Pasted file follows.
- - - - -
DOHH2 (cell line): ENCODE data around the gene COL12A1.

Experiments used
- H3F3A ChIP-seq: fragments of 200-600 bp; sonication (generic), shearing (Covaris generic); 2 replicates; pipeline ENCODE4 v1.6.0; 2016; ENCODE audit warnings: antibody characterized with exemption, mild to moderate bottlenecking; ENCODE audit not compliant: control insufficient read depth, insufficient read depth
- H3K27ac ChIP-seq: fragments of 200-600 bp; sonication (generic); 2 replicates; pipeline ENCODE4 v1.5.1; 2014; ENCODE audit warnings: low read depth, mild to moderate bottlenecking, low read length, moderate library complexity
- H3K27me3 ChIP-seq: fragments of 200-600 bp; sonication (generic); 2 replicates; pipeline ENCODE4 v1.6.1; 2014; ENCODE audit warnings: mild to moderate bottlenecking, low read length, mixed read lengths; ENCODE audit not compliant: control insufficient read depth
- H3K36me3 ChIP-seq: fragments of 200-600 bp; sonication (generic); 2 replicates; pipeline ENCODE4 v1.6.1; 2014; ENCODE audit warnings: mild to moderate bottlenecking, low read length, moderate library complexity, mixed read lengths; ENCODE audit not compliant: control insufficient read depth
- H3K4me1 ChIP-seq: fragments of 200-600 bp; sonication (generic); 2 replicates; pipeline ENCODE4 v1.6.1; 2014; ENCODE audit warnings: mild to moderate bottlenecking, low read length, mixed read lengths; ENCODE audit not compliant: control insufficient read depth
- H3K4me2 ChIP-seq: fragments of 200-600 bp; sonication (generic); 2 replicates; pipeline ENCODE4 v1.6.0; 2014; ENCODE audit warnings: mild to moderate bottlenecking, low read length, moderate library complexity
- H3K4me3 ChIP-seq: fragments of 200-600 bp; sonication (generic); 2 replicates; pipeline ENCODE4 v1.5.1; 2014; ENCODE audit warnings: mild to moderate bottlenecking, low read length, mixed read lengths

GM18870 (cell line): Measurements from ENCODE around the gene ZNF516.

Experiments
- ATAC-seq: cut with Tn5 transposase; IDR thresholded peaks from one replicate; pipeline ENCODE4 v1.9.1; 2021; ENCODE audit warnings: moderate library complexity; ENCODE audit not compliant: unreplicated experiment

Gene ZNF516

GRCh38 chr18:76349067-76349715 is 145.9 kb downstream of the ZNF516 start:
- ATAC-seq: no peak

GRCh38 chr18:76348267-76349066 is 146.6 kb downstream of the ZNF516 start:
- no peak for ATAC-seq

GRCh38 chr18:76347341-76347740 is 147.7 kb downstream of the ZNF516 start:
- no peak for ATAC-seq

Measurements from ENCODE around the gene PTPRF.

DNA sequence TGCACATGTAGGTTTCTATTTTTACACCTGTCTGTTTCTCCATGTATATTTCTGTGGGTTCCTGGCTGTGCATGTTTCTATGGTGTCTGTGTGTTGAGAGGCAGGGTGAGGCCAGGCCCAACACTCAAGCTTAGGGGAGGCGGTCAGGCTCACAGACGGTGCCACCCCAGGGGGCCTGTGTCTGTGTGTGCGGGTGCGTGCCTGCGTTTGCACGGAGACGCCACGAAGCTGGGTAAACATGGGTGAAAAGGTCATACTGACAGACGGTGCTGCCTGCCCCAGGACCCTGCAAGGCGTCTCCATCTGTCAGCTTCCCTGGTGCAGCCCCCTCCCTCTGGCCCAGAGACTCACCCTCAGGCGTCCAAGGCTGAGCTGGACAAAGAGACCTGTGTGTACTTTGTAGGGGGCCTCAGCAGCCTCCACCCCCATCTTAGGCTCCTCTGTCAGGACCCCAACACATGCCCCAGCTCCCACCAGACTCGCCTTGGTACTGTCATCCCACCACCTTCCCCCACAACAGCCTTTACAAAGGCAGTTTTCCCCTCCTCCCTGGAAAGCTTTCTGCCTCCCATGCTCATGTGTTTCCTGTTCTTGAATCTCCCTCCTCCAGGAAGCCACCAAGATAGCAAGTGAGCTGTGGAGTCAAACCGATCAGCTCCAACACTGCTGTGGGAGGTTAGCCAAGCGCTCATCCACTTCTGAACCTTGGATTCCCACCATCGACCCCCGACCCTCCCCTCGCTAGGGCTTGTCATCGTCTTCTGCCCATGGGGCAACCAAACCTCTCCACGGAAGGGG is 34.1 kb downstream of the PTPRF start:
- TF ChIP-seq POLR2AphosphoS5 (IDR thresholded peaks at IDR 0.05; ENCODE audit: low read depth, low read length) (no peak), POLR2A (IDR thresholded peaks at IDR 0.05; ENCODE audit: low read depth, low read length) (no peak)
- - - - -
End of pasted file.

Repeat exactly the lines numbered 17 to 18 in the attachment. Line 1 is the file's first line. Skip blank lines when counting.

- no peak for ATAC-seq

GRCh38 chr18:76347341-76347740 is 147.7 kb downstream of the ZNF516 start: